Ransom v. McCabe et al

Filing 79

FINDINGS and RECOMMENDATIONS recommending that Defendants' Motion for Partial Summary Judgment be GRANTED, and as to certain claims be DISMISSED without prejudice as unexhausted re 72 MOTION for SUMMARY JUDGMENT ; referred to Judge Drozd,signed by Magistrate Judge Dennis L. Beck on 8/23/16. Objections to F&R due by 9/26/2016 (Martin-Gill, S)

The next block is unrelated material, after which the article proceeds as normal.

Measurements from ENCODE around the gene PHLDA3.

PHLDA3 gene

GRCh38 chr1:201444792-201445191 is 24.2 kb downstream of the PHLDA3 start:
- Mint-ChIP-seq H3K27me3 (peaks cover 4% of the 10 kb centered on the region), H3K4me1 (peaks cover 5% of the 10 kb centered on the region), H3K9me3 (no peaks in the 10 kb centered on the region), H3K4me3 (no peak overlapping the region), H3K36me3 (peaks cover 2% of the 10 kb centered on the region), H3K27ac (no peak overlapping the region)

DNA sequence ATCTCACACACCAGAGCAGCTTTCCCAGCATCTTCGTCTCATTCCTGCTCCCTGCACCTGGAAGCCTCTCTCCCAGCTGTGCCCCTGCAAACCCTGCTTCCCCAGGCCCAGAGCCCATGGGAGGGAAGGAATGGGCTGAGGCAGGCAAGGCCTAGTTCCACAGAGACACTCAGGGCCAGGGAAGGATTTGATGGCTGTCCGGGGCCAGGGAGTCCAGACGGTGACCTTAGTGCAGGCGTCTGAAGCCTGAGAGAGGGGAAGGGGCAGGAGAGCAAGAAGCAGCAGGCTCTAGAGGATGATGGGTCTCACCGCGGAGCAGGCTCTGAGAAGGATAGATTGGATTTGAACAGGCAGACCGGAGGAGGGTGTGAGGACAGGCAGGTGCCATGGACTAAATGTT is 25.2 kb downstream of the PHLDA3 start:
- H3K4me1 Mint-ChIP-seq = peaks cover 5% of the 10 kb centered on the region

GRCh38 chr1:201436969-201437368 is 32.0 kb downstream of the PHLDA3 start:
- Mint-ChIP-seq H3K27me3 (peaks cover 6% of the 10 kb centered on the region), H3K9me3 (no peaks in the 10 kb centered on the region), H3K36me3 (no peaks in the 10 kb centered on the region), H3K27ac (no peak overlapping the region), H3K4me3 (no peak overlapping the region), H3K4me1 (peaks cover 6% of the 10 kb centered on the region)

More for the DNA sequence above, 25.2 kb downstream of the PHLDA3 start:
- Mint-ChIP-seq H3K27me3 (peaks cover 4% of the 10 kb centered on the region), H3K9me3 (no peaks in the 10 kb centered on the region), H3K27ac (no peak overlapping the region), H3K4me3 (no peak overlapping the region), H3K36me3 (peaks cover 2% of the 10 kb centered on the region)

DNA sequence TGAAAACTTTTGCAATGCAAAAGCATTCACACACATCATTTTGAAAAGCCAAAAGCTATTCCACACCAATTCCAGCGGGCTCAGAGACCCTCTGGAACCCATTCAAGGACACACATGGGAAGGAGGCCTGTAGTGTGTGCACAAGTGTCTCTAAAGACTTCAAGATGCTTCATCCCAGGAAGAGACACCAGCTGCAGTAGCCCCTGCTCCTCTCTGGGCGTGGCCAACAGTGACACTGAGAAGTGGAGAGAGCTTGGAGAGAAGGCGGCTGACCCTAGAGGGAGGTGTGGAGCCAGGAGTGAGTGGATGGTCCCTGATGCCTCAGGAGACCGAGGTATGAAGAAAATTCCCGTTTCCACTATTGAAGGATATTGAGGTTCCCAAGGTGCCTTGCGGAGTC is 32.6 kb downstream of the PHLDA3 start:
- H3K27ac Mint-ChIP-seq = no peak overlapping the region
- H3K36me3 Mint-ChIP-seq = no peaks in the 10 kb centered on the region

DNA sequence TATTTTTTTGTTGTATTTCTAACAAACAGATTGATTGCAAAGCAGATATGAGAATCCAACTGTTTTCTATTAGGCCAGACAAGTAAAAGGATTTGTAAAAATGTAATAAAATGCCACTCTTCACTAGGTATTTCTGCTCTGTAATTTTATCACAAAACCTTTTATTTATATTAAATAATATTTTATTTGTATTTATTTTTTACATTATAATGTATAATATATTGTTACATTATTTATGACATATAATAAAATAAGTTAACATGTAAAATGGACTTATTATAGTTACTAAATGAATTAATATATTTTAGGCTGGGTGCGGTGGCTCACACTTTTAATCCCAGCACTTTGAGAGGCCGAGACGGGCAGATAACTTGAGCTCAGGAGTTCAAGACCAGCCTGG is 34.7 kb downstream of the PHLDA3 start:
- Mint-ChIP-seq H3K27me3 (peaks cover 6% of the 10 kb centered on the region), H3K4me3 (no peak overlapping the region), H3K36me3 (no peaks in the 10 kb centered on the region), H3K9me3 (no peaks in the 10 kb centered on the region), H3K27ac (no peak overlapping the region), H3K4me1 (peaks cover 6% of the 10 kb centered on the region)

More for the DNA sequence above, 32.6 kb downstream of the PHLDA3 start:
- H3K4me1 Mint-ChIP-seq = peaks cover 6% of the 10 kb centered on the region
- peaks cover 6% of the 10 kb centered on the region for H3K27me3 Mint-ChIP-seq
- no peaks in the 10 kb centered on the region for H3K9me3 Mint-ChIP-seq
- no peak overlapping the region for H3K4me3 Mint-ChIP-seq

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1 2 3 4 5 6 7 8 UNITED STATES DISTRICT COURT 9 FOR THE EASTERN DISTRICT OF CALIFORNIA 10 11 BRYAN E. RANSOM, 12 Plaintiff, 13 v. 14 No. 1:13-cv-01779 DAD DLB PC FINDINGS AND RECOMMENDATIONS REGARDING DEFENDANTS’ MOTION FOR SUMMARY JUDGMENT (Document 72) McCABE, et al., THIRTY-DAY DEADLINE 15 Defendants. 16 Plaintiff Bryan E. Ransom (“Plaintiff”) is a prisoner proceeding pro se and in forma 17 18 pauperis in this civil rights action. Plaintiff filed this action on November 5, 2013, and he filed a 19 First Amended Complaint on July 10, 2014. This action proceeds against numerous Defendants 20 for violation of the First and Eighth Amendments, as well as causes of action under state law.1 On April 8, 2016, Defendants Clark, Dougherty, Faldon, Gill, Hayward, Herrera, Kaiser, 21 22 McCabe, Molina, Quillen, Riley, Rocha, Rouch, Sao and Torres filed the instant motion for 23 partial summary judgment based on Plaintiff’s failure to exhaust his claims under federal law.2 24 Defendant Strome joined in the motion on May 6, 2016. Plaintiff did not file an opposition. The 25 motion is therefore deemed suitable for decision pursuant to Local Rule 230(l). 26 1 Defendant Brooks is the only Defendant that has not appeared. A proof of service was filed showing he was served on July 6, 2015. 27 2 28 Defendants’ motion included the requirements for opposing summary judgment. ECF No. 72-3. Plaintiff has not submitted a change of address, and documents from the Court have not been returned. 1 1 A. PLAINTIFF’S ALLEGATIONS 2 Beginning on or around July 1, 2011, Plaintiff was a participant in a statewide indefinite 3 prisoner hunger strike. The hunger strike was launched in response to the conditions in Security 4 Housing Units throughout the California Department of Corrections and Rehabilitation 5 (“CDCR”). The 2011 hunger strike was suspended for negotiations on October 15, 2011.3 6 On October 13, 2012, Plaintiff states that he placed prison officials on notice that he had 7 resumed his solid-food hunger strike. In response, Defendants Faldon and Molina told Plaintiff 8 that he would not be allowed to receive his daily state issue of food as long as he was on his solid- 9 food hunger strike. Plaintiff showed them a letter from the Prison Law Office indicating that 10 CDCR Headquarters had agreed that prison officials would not deny hunger-strikers their daily 11 state issue of food items. Defendant Molina told Plaintiff that he had not heard about that 12 agreement and until he did, Plaintiff would not be receiving any state issued food. Defendants 13 Faldon, Molina, Torres and Quillen withheld Plaintiff’s daily state issued food for eleven 14 consecutive days. To cover up these actions, Defendants Torres, Faldon and Quillen placed false 15 entries into Plaintiff’s record indicating that he had refused his meals. 16 Plaintiff alleges that in addition to his solid-food hunger strike, he has life-threatening 17 medical conditions, including hypertension, high cholesterol and Type II diabetes, that require a 18 well-balanced and nutritious diet. Between October 13, 2012, and October 27, 2012, during 19 Plaintiff’s daily medical examinations, Plaintiff repeatedly told Defendants Strome, Faldon, 20 21 22 23 24 25 26 Herrera, Gill, Dougherty and Kaiser that because of his solid-food hunger strike, prison officials were withholding food and that he was in need of medical intervention. Even though his complaints were consistent with his constant and excessive weight loss, Defendants refused to intervene with a medically substituted liquid diet. Defendant Gill told Plaintiff that even though there were provisions for him to provide Plaintiff with liquid supplements, Defendant McCabe prohibited him from doing so to accelerate starvation and end the hunger strike as soon as possible. 27 3 28 The 2011 hunger strike is the subject of Ransom v. Aguirre, 1:12-cv-01343 DAD DLB PC. The action is currently in discovery. 2 1 On October 27, 2012, Plaintiff suffered complications from malnutrition, acute renal 2 failure and dehydration and was transported to the emergency room at Bakersfield Mercy 3 Hospital and admitted. Plaintiff was discharged on October 29, 2012, with the recommendation 4 that he be allowed to choose his diet. 5 6 7 When he returned, Defendants Faldon, Torres, Molina and Quillen resumed their practice of withholding Plaintiff’s daily state issued food for four consecutive days. On November 2, 2012, during his medical appointment, Plaintiff told Dr. Wang that 8 prison officials were withholding food since October 13, 2012, and that he needed medical 9 intervention. Dr. Wang admitted Plaintiff to the hospital at Corcoran State Prison and placed him 10 on a diet of puree and the liquid supplement “Nutren.” 11 On November 12, 2012, even though Plaintiff had not fully recovered, Defendants Sao 12 and Brooks discontinued his non-solid food diet and discharged him back to the SHU because 13 they felt Plaintiff was manipulating the Medical Department to support his hunger strike. 14 On the evening of November 12, 2012, while escorting Plaintiff back to the SHU, 15 16 17 18 19 20 21 22 23 24 25 Defendant Hayward asked Plaintiff why he had been in the hospital. Plaintiff told him why, and Defendant Hayward said that he was in charge of the building where Plaintiff was being rehoused and that the same policy applied. He told Plaintiff that until he abandoned his hunger strike, he would not receive his daily issue of food. Defendants Hayward, Riley and Rocha then withheld Plaintiff’s daily state issue of food for at least seventy days. On November 15, 2012, during Plaintiff’s medical examination, he told Defendant Strome that prison officials were withholding food. Defendant Strome intervened by substituting Plaintiff’s diet with a medical liquid diet of 500 calories per day for thirty days. On November 20, 2012, due to Plaintiff’s continued excessive weight loss, Defendant Strome increased his liquid diet to 750 calories for thirty days. Plaintiff alleges that this increase to 750 was still “well-below” the minimum daily requirement of 1,800 calories per day. Plaintiff 26 continued to lose excessive weight and experience significant pain. 27 28 3 1 Between November 27, 2012, and December 12, 2012, Plaintiff continuously asked 2 Defendants Rouch and Gill to increase his medical diet to 1,800 calories. They refused. 3 Defendant Rouch told Plaintiff that if it were up to her, he would not receive any medical liquid 4 diet at all. Defendant Gill continued to tell Plaintiff that he was prohibited from increasing his 5 liquid diet so that the strike would end. 6 On December 11, 2012, two weeks prior to the expiration of the order, Defendant Gill 7 discontinued the medical liquid diet, stating that he was getting too many emails and calls from 8 “higher-ups.” Defendants Strome and Rouch did not intervene in the premature discontinuation. 9 On December 11, 2012, Plaintiff was admitted to the prison’s Acute Care Hospital due to 10 excessive weight loss, acute renal failure and dehydration. He was given IV fluids and prescribed 11 a full liquid diet. 12 On December 12, 2012, Plaintiff was interviewed by Defendants Sao and Brooks, and he 13 told them that in retaliation for his hunger strike, prison officials were withholding food since 14 October 13, 2012. On December 13, 2012, Defendants Sao and Brooks discharged Plaintiff with 15 an order that he be placed on a 500-calorie per day diet of the liquid supplement “Glytrol.” 16 17 18 19 20 21 22 23 24 25 26 27 Plaintiff alleges that this was well below the 1,800 calorie daily minimum and caused him to lose excessive weight and experience significant pain. Between December 13, 2012, and December 19, 2012, Plaintiff continuously asked Defendant Gill to increase his Glytrol to 1,800 calories. Defendant Gill refused, again citing the higher-ups’ policy to quickly end the hunger strike. On December 20, 2012, Plaintiff was transported to CSP Hospital for a Hepatitis C consultation and the start of scheduled treatment. Defendant Clark told Plaintiff that he would not begin treatment because of his hunger strike. At this time, Plaintiff states that he has been on a solid-food hunger strike for over 120 days and Defendant Clark’s refusal to begin treatment caused irreparable physical harm. On January 11, 2013, during Plaintiff’s medical consultation, Defendant Gill told Plaintiff that Defendant McCabe ordered him to immediately discontinue Plaintiff’s diet of Boost as a 28 4 1 means to end the strike. Defendant Gill did not do anything to intervene in Defendant McCabe’s 2 premature discontinuation of Plaintiff’s medically prescribed diet. 3 B. LEGAL STANDARD 4 The failure to exhaust is subject to a motion for summary judgment in which the court 5 may look beyond the pleadings. Albino v. Baca, 747 F.3d 1162, 1170 (9th Cir. 2014). If the 6 Court concludes that Plaintiff has failed to exhaust, the proper remedy is dismissal without 7 prejudice. Jones, 549 U.S. at 223-24; Lira v. Herrera, 427 F.3d 1164, 1175-76 (9th Cir. 2005). 8 9 Defendants bear the burden of proof in moving for summary judgment for failure to exhaust, Albino, 747 F.3d at 1166, and they must “prove that there was an available 10 administrative remedy, and that the prisoner did not exhaust that available remedy,” id. at 1172. 11 If Defendants carry this burden, the burden of production shifts to Plaintiff “to come forward with 12 evidence showing that there is something in his particular case that made the existing and 13 generally available administrative remedies effectively unavailable to him.” Id. This requires 14 Plaintiff to “show more than the mere existence of a scintilla of evidence.” In re Oracle Corp. 15 Sec. Litig., 627 F.3d 376, 387 (9th Cir. 2010) (citing Anderson v. Liberty Lobby, Inc., 477 U.S. 16 242, 252, 106 S.Ct. 2505 (1986)). “If the undisputed evidence viewed in the light most favorable 17 to the prisoner shows a failure to exhaust, a defendant is entitled to summary judgment under 18 Rule 56.” Albino, 747 F.3d at 1166. However, “[i]f material facts are disputed, summary 19 judgment should be denied, and the district judge rather than a jury should determine the facts.” 20 Id. 21 C. 22 UNDISPUTED FACTS4 Plaintiff was housed at Corcoran State Prison during the times at issue. ECF No. 10, at 4. 23 Both Corcoran and CDCR had an administrative exhaustion process available for Plaintiff to 24 submit medical and non-medical appeals. Voong Decl. ¶ 2; Goree Decl. ¶ 2. 25 4 26 27 28 Plaintiff did not file an opposition, and therefore did not file his own separate statement of disputed facts or admit or deny the facts set forth by Defendants as undisputed. Local Rule 260(b). Therefore, Defendants’ statement of undisputed facts is accepted except where brought into dispute by Plaintiff’s verified First Amended Complaint. Jones v. Blanas, 393 F.3d 918, 923 (9th Cir. 2004) (verified complaint may be used as an opposing affidavit if it is based on pleader’s personal knowledge of specific facts which are admissible in evidence). 5 1 Corcoran makes CDCR Form 602 Inmate/Parolee Appeals available to all inmates in its 2 custody. For inmates in the SHU, the appeals were in the housing unit and were passed out to 3 inmates with weekly supplies. The forms could be requested. Goree Decl.¶ 3. 4 5 All grievances received by the Corcoran Appeals Office are stamped when they are received, whether they are accepted, screened-out or cancelled. Goree Decl. ¶ 9. 6 7 In his verified responses to interrogatories, Plaintiff states that nothing prevented him from fully exhausting his appeals. Heath Decl., Ex. S at 4:1-28. Plaintiff’s responses to interrogatories and requests for production of documents indicate 8 9 that he submitted three appeals related to the allegations in the First Amended Complaint: COR 10 SC 12001402/COR HC 12052057, COR HC 12052052 and COR HC 12052256. Heath Decl., 11 Ex. S at 2:10-14, Ex. T at 2:1-10 and Exs. A-D, Ex. U at 7:6-14.5 12 Plaintiff’s interrogatory responses and his initial disclosures state that he also submitted a 13 hand written document that he calls a rough draft. Heath Decl. Ex. S at 2:10-14, Ex. T at 2:1-10, 14 Ex. U at 7:3-5. The rough draft is dated October 17, 2012, and states, “I am a participant in the 15 ‘Solid Food’ hunger strike and Prison Officials are still misinterpreting and/or ignoring OP 1057 16 by withholding my daily issued meals and falsely [stating] in my CDC 114A that I am refusing 17 my meals. I request a thorough investigation into these allegations.” 18 The draft was not written on an approved CDCR Form 602, and it was not stamped as 19 received by the appeal office. Heath Decl. Ex. S at 2:10-14, Ex. T at 2:1-10 and Ex. A, Ex. U at 20 7:3-5. CDCR’s regulations require that “[t]he appellant shall use a CDCR Form 602 (REV. 21 08/09), Inmate/Parolee Appeal, to describe the specific issue under appeal and the relief 22 requested. Cal. Code Regs. tit. 15, § 3084.2(a). 23 COR HC 12052057/COR SC 12001402 (“2057”) 24 Plaintiff submitted 2057 on November 25, 2012. Heath Decl., Ex. T at Ex. B. He stated 25 that as a result of his solid food hunger strike, medical staff performed daily examinations 26 between October 16 and October 27, 2012, and told him that he was fine even though he had 27 5 The Court is using Defendants’ designations, which correspond to Plaintiff’s page numbering. 28 6 1 constant abdominal pain. The appeal further stated that on October 27, 2012, he was admitted to 2 Bakersfield Memorial Hospital, where doctors discovered that his abdominal pain was caused by 3 acute renal failure from his solid food hunger strike and the medical department’s failure to place 4 him on a non-solid or liquid diet. Heath Decl., Ex. T at Ex. B. 5 6 7 8 The Health Care Appeals Coordinator rejected 2057 because it made a general allegation that did not name the staff that violated policy. Heath Decl., Ex. T at Ex. B. Plaintiff returned the rejection letter for 2057 with the names R.N. Faldon, R.N. Herrera and R.N. Douglas written on it. Williams Decl., Ex. I. 9 The First Level response partially granted 2057, stating that Plaintiff’s daily assessments 10 performed by the nurses showed no complaints of abdominal pain, and he was seen in the TTA, 11 where there was no documentation of complaints of abdominal pain. Williams Decl., Ex. I. 12 COR HC 12052052 (“2052”) 13 Plaintiff submitted 2052 on November 24, 2012. Plaintiff complained that medical staff 14 had mishandled his solid food hunger strike, which had been ongoing for 42 days. He stated that 15 medical staff discontinued his non-solid/liquid diet and discharged him from the hospital. He 16 further alleged that on November 15, 2012, he was placed on a 500 calorie-per-day liquid diet, 17 which was below the standard daily requirement, and that on November 18, 2012, medical staff 18 ordered it increased to 750 calories, but he did not receive it. Plaintiff requested that his liquid 19 diet be increased to the standard daily caloric requirement. Heath Decl. Ex. T at Ex. C. 20 Appeal 2052 was denied at the First Level on December 18, 2012, because Glytrol did not 21 need to be increased, as Plaintiff received two cans per day, was being seen on a regular basis, 22 and was advised of the importance of eating regularly. Heath Decl. Ex. T at Ex. C. 23 Plaintiff appealed to the Second Level, stating that the decision not to increase his Glytrol 24 was an error because R.N. Casanada, endocrinologist Class and Defendant Gill increased his 25 liquid diet to the daily standard caloric requirement. Williams Decl. Ex. H. 26 The appeal was denied at the Second Level on February 26, 2013. The decision indicated 27 that Plaintiff was evaluated by Defendant Rouch and Gill, and Defendant Gill spoke with Medical 28 Administration and the dietician, who determined that there was no need for Glytrol. The Second 7 1 Level response also stated that Plaintiff was offered a heart-healthy diet and a tray at every meal, 2 but it was his choice not to eat the food, and that his hunger strike had ended. Williams Decl. Ex 3 H. 4 Plaintiff submitted the appeal to the Third Level, arguing that the documents showed that 5 the determinations at the First and Second Levels not to increase his liquid supplement were 6 incorrect, as physicians had increased it from three to eight cans per day. Robinson Decl. Ex. E. 7 The Third Level denied the appeal on July 24, 2013, finding that Plaintiff was receiving 8 treatment deemed medically necessary, there was no medical indication for Glytrol and solid 9 foods were available to him. Robinson Decl. Ex. E. 10 COR HC 12052256 (“2256”) 11 Plaintiff submitted 2256 on December 24, 2012, complaining that he had chronic 12 Hepatitis C and needed treatment. Plaintiff alleged that on December 20, 2012, Defendant Clark 13 told him that he was delaying treatment until Plaintiff abandoned his solid food hunger strike. 14 Plaintiff also complained that the medical department only had him on a 500-750 calorie-per-day 15 liquid diet since November 16, 2012. Williams Decl. Ex G. 16 The appeal was denied at the First Level on January 23, 2013, finding that Plaintiff’s issue 17 concerning Glytrol was addressed in 2052, and his supplement was discontinued because he was 18 on a self-initiated hunger strike. Plaintiff’s request for Hepatitis C treatment was denied because 19 he did not meet the criteria for treatment. Williams Decl. Ex. G. 20 21 22 Plaintiff appealed to the Second Level, asking what he needed to do to obtain Hepatitis C treatment. Williams Decl. Ex. G. The Second Level denied the appeal on March 21, 2013, stating that the Glytrol issue was 23 a duplicate of the issue in 2052. His request for Hepatitis C treatment was denied under the 24 Exclusion Criteria because Plaintiff had diabetes mellitus and his hemoglobin A1c was greater 25 than 11.8. The treatment was also denied because his self-imposed hunger strike and refusal to 26 eat solid food excluded him from treatment. Williams Decl. Ex. G. 27 28 Plaintiff appealed to the Third Level, stating that between November 9, 2012, and December 28, 2012, his hemoglobin level consistently decreased to within the 8.5 range, and 8 1 according to OP 1051, an inmate is no longer on a hunger strike once he receives liquid 2 supplements. Plaintiff also stated that he began a regular diet in February 2013. Robinson Decl. 3 Ex. F. The appeal was denied at the Third Level on October 23, 2013, because Plaintiff’s request 4 5 for Glytrol was a duplicate of 2052, he did not meet the criteria for Hepatitis C treatment and he 6 was receiving medical treatment deemed medically necessary. Robinson Decl. Ex. F. 7 Plaintiff submitted numerous additional appeals, though none of them related to the 8 subject matter of this action. Goree Decl. ¶¶11-17; Voong Decl. Exs. B, C; Kimbrell Decl. Exs. 9 J-L. 10 D. DISCUSSION6 11 1. Exhaustion Requirement 12 Pursuant to the Prison Litigation Reform Act of 1995, “[n]o action shall be brought with 13 respect to prison conditions under [42 U.S.C. § 1983], or any other Federal law, by a prisoner 14 confined in any jail, prison, or other correctional facility until such administrative remedies as are 15 available are exhausted.” 42 U.S.C. § 1997e(a). The exhaustion requirement applies to all 16 inmate suits about prison life, Porter v. Nussle, 534 U.S. 516, 532, 122 S.Ct. 983 (2002) 17 (quotation marks omitted), regardless of the relief sought by the prisoner or the relief offered by 18 the process, Booth v. Churner, 532 U.S. 731, 741, 121 S.Ct. 1819 (2001), and unexhausted claims 19 may not be brought to court, Jones v. Bock, 549 U.S. 199, 211, 127 S.Ct. 910 (2007) (citing 20 Porter, 534 U.S. at 524). The California Department of Corrections and Rehabilitation (“CDCR”) has an 21 22 administrative grievance system for prisoners to appeal any departmental decision, action, 23 condition, or policy having an adverse effect on prisoners’ welfare. Cal. Code Regs. tit. 15, § 24 3084.1. During the relevant times, a prisoner must proceed through an initial informal level and 25 three formal levels of review, culminating in a third-level decision. Cal. Code Regs. tit. 15, § 26 6 27 28 The First and Eighth Amendment medical claims against Defendant Clark, as well as the Eighth Amendment medical claims against Defendants Strome, Sao, Gill and Rouch are not subject to the exhaustion challenge. Certain Defendants previously challenged the state law claims as unexhausted, but the motion was denied without prejudice as going beyond the scope of a motion to dismiss. 9 1 3084.5. In order to satisfy section 1997e(a), California state prisoners are required to use this 2 process to exhaust their claims prior to filing suit. Woodford v. Ngo, 548 U.S. 81, 85-86, 126 3 S.Ct. 2378 (2006); McKinney, 311 F.3d at 1199-1201. 4 2. Analysis 5 It is undisputed that Corcoran provided an administrative remedies procedure to Plaintiff, 6 and that Plaintiff was not prevented from fully exhausting his claims. It is also undisputed that 7 only two of the appeals were pursued through the Third Level of Review- 2052 and 2256. To the 8 extent that Plaintiff believes that a hand-written draft exhausted his administrative remedies for 9 any claim, he is incorrect. Proper procedural and substantive exhaustion of administrative 10 remedies is required, which demands compliance with an agency’s deadlines and other critical 11 procedural rules. Woodford v. Ngo, 548 U.S. 81, 90 (2006); Wilkerson v. Wheeler, 772 F.3d 12 834, 839 (9th Cir. 2014). 13 14 a. First Amendment Retaliation Plaintiff’s First Amendment retaliation claims against Defendants Dougherty, Faldon, 15 Gill, Hayward, Herrera, Kaiser, McCabe, Molina, Quillen, Riley, Rocha, Rouch, Sao, Torres and 16 Strome are based on his contention that they withheld state-issued food, refused to increase his 17 liquid diet and/or discontinued his liquid diet in retaliation for his hunger strike. The events 18 occurred between October 2012 and January 2013. 19 The undisputed facts show, however, that neither 2052 nor 2256 alleged retaliation by any 20 of these Defendants. While 2052 refers to medical staff’s discontinuation of his liquid diet and/or 21 the staff’s failure to increase his liquid diet, Plaintiff does not in any way refer to a retaliatory 22 motive or identify any protected conduct. See McClintock v. Colosimo, 2015 WL 1013689, *4 23 (E.D.Cal. 2015) (inmate appeal that did not include sufficient information to suggest conduct was 24 due to retaliation did not exhaust retaliation claim). 25 26 27 28 Moreover, although 2256 includes facts alleging retaliation, the appeal only discussed Defendant Clark’s withholding of medical treatment. Plaintiff did not oppose this motion. In his First Amended Complaint, he simply states that he exhausted all of his administrative remedies. ECF No. 10, at 3. Such vague, conclusory 10 1 statements, without specific evidence, are not sufficient to carry Plaintiff’s burden on summary 2 judgment. 3 The Court finds that Plaintiff has failed to exhaust his retaliation claim against Defendants 4 Dougherty, Faldon, Gill, Hayward, Herrera, Kaiser, McCabe, Molina, Quillen, Riley, Rocha, 5 Rouch, Sao, Torres and Strome. 6 b. 7 Eighth Amendment Conditions of Claim Against Defendants Faldon, Hayward, McCabe, Molina, Quillen, Riley, Torres and Rocha 8 It is undisputed that none of Plaintiff’s properly exhausted appeals discussed the alleged 9 10 11 12 13 withholding of state issued food by Defendants Faldon, Torres, Quillen, Molina, Hayward, Riley and Rocha. It is also undisputed that none of his properly exhausted appeals included any specific claims that Defendant McCabe directed staff to discontinue his liquid supplement in order to crush his hunger strike. Griffin v. Arpaio, 557 F.3d 1117, 1121 (9th Cir. 2009). These claims are therefore unexhausted. 14 15 c. 16 Eighth Amendment Medical Claim Against Defendants Faldon, Dougherty, Herrera and Kaiser Plaintiff alleges that Defendants Faldon, Dougherty, Herrera and Kaiser were informed 17 18 that prison officials were withholding food, but failed to intervene despite his constant and 19 excessive weight loss. It is undisputed, however, that neither of his two fully and properly exhausted appeals 20 21 made these allegations. In 2057, Plaintiff contended that medical staff said he was fine despite 22 abdominal pain. This appeal, however, was not pursued past the First Level, where it was 23 partially granted on the basis that an inquiry was conducted and determined that the nurses’ 24 assessments showed no abdominal pain. Plaintiff did not pursue the appeal through the 25 remaining levels, and the claims are therefore unexhausted. 26 /// 27 /// 28 /// 11 1 E. FINDINGS AND RECOMMENDATIONS Accordingly, the Court RECOMMENDS that Defendants’ motion for partial summary 2 3 judgment be GRANTED, and the following claims be DISMISSED WITHOUT PREJUDICE as 4 unexhausted: 5 1. The First Amendment retaliation claim against Defendants Dougherty, Faldon, 6 Gill, Hayward, Herrera, Kaiser, McCabe, Molina, Quillen, Riley, Rocha, Rouch, 7 Sao, Torres and Strome; 8 2. 9 The Eighth Amendment conditions of confinement claim against Defendants Faldon, Hayward, McCabe, Molina, Quillen, Riley, Torres and Rocha; and 10 3. The Eighth Amendment medical claim against Defendants Faldon, Dougherty, Herrera and Kaiser.7 11 12 These Findings and Recommendations are submitted to the United States District Judge 13 assigned to the case, pursuant to the provisions of Title 28 U.S.C. § 636(b)(1). Within thirty (30) 14 days after being served with these Findings and Recommendations, any party may file written 15 objections with the Court and serve a copy on all parties. Such a document should be captioned 16 “Objections to Magistrate Judge’s Findings and Recommendations.” Any reply to the objections 17 shall be served and filed within ten (10) days after service of the objections. The parties are 18 advised that failure to file objections within the specified time may waive the right to appeal the 19 District Court’s order. Martinez v. Ylst, 951 F.2d 1153 (9th Cir.1991). 20 21 IT IS SO ORDERED. 22 Dated: /s/ Dennis August 23, 2016 L. Beck UNITED STATES MAGISTRATE JUDGE 23 24 25 26 27 28 7 In the conclusion of their brief, Defendants argue that the state law claims against certain Defendants are unexhausted. As noted above, however, Defendants did not include any argument relating to these claims in this motion. The Court previously denied a prior exhaustion challenge to the state law claims without prejudice. 12